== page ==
Kurt Vonnegut enthusiasts now have a full-length biography of one of America's most important, albeit controversial 20th century authors: And So It Goes: Kurt Vonnegut: A Life. Charles Shields' rendering of Vonnegut's personal and literary battles, told in the words of those who knew him best — wives (two), lovers (more than we might have imagined), children (six), close friends and publishers — underscores the strikingly autobiographical nature of Vonnegut's work.
The author's life and fiction are so intimately aligned that, as Shields notes, Vonnegut is eventually unable to tell the difference between what has really happened in his life and what hasn't. Understanding this, Vonnegut declares, "I am a work of fiction." Inserting himself directly into his novel Breakfast of Champions, he announces, "The big show is inside my own head."
Shields begins with the story of how he knew Vonnegut wanted a biography and how he convinced Vonnegut that he, Shields, was a "damn good researcher and writer," and "the guy for the job." Shields' promotion of himself as a good writer holds up; his prose is fluid and smooth. His research is more problematic, short-circuited by Vonnegut's death in 2007 before they had much chance to talk, forcing Shields to make judgments based on the sometimes unreliable second-hand information and stilted insights of others.
On the one hand, fans and scholars may welcome Shields' fuller account of the personal calamities that shape the fiction, particularly the pessimism with which Vonnegut struggled his entire life: his difficult childhood with emotionally distant, unhappy parents; the family's precipitous fall in society; his mother's suicide on Mother's Day in 1944, presaging the plethora of morbid, crazy and suicidal mothers in Vonnegut's fiction; his internment as a prisoner of war in Dresden during World War II; his battles with depression and alcoholism; his own attempted suicide; the tragic deaths of his beloved sister Alice from cancer and her husband three days later in a bizarre train wreck; his son Mark's schizophrenia; and his lifelong struggles for acceptance as a major writer.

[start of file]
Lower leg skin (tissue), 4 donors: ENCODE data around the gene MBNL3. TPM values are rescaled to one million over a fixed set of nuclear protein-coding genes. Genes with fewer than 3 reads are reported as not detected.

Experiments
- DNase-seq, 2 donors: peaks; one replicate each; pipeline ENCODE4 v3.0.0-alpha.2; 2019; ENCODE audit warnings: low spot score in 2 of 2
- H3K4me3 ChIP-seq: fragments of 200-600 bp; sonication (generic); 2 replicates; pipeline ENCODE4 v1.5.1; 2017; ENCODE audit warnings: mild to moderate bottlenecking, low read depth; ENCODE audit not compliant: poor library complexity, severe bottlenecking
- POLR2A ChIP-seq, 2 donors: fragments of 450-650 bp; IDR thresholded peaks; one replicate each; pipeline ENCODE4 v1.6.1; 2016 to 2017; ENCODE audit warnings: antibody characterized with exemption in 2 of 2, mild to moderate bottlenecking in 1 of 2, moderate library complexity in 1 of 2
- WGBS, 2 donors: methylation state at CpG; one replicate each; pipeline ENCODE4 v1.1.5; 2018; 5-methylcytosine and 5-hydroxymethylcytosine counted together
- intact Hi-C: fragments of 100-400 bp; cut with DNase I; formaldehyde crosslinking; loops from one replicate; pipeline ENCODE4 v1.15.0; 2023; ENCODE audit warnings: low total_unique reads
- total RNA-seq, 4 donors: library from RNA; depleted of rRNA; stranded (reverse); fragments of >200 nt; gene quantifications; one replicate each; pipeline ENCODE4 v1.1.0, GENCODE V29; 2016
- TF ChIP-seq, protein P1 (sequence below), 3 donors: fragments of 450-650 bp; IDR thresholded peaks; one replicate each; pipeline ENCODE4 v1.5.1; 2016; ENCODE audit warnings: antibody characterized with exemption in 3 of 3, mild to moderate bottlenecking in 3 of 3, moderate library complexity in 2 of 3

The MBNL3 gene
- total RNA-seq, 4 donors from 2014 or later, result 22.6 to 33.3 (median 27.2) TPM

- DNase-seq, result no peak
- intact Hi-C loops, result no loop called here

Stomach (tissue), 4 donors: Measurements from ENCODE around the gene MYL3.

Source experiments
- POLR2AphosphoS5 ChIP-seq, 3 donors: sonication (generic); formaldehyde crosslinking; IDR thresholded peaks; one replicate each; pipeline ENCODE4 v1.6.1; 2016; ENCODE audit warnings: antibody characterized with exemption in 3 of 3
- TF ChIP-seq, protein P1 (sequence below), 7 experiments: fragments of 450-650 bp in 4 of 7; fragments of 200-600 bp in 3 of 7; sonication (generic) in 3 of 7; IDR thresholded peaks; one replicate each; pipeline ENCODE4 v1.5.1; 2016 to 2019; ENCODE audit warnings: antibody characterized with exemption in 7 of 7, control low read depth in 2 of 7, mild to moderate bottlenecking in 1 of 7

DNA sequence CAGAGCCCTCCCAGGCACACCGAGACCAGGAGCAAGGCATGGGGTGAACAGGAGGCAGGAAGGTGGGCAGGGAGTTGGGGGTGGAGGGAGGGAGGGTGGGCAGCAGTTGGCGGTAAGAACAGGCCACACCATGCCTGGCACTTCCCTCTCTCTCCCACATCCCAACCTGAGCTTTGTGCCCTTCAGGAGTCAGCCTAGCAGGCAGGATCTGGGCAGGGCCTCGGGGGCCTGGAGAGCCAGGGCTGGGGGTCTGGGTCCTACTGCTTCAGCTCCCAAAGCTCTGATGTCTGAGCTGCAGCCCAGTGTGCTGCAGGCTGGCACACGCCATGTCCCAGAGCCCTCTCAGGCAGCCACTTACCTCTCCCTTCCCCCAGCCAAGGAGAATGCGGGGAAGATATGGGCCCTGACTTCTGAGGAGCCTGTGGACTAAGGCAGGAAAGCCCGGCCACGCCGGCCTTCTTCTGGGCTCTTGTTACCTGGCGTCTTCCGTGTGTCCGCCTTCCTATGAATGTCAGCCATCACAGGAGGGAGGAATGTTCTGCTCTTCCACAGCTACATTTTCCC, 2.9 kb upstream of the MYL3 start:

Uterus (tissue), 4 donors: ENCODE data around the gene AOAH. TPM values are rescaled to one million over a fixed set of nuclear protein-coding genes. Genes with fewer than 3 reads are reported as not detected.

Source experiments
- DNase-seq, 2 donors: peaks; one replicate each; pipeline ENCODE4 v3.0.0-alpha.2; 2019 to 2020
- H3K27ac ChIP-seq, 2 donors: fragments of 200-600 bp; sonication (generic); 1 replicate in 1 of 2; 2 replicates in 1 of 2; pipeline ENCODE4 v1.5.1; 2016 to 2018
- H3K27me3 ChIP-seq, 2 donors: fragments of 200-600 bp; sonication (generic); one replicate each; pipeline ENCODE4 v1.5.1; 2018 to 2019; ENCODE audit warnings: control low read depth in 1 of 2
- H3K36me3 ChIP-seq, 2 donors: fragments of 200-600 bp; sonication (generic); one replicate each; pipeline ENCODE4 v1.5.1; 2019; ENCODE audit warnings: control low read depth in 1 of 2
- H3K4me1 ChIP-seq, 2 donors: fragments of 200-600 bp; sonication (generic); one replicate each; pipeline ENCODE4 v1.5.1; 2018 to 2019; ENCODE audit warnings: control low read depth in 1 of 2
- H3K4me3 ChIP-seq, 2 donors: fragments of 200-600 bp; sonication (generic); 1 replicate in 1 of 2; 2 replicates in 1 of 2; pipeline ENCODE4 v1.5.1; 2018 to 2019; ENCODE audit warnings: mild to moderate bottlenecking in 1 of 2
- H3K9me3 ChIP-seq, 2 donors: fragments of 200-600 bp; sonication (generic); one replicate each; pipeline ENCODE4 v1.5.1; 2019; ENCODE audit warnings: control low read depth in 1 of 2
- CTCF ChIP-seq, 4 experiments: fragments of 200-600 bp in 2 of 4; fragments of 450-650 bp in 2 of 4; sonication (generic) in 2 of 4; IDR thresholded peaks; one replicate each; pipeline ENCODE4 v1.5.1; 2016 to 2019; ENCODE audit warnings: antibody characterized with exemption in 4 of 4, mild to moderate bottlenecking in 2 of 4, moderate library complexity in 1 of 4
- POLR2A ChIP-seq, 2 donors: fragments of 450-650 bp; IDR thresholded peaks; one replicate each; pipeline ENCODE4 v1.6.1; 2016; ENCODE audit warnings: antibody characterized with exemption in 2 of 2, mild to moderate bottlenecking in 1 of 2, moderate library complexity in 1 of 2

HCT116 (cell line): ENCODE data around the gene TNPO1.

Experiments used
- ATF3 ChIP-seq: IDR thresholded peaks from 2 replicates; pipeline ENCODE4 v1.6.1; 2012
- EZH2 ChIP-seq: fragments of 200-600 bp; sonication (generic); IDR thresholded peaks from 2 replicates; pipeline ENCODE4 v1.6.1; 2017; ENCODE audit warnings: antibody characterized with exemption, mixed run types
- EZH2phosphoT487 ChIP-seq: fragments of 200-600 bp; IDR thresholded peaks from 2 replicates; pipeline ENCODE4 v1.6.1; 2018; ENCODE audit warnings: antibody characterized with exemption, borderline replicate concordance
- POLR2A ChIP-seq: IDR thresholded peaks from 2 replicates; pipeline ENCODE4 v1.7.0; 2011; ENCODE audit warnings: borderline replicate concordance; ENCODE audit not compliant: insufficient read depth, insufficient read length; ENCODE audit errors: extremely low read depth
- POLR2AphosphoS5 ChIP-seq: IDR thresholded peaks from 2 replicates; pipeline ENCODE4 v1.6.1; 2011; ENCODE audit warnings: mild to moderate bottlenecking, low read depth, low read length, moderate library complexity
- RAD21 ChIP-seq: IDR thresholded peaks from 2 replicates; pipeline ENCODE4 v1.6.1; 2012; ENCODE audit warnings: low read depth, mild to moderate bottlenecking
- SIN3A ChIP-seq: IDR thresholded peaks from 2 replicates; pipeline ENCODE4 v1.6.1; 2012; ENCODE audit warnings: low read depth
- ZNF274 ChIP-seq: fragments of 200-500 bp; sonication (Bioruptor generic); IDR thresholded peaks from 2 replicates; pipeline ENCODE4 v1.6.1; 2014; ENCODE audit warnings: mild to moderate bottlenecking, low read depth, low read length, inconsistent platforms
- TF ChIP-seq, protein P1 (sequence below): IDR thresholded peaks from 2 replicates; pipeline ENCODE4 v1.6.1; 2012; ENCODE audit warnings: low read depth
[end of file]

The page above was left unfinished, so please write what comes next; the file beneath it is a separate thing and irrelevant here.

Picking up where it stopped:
Years of raising his son and two daughters, along with his sister's three boys, in a crowded, often embattled household, at a time when Vonnegut was trying hardest to establish himself as a mainstream writer, still "an odd-jobber in his mid 40s," was especially emotionally trying. The constant strain created such friction in his marriage to his college sweetheart, Jane Cook, heightened by Vonnegut's wandering eye, that despite her unflagging, even heroic support over their 25 years together, mutual frustration and heartbreak doomed their marriage.
Vonnegut's later marriage to New York photographer Jill Krementz seemed ill-conceived from the start. An obvious model for the tough, demanding and highly sexual heroine of his novel Bluebeard, whom the protagonist interestingly calls "mother," Jill is depicted as having a vituperative and jealous nature that somewhat recalls Zelda Fitzgerald. The deepest, most steadfast female influence throughout Vonnegut's adult life, the woman with whom he seems always to have been at ease and truly happy, was his former student, Loree Rackstraw.
We know the importance of the 1945 firebombing of Dresden in Vonnegut's work from its repeated presence and from the autobiographical first chapter of Slaughterhouse-Five, and Shields' strongest moment comes in his detailed description of the city's wanton destruction and the brutal, dehumanizing conditions of Vonnegut's imprisonment. It deepens our understanding of how the event traumatized him to the point that it took many years before he could write about it.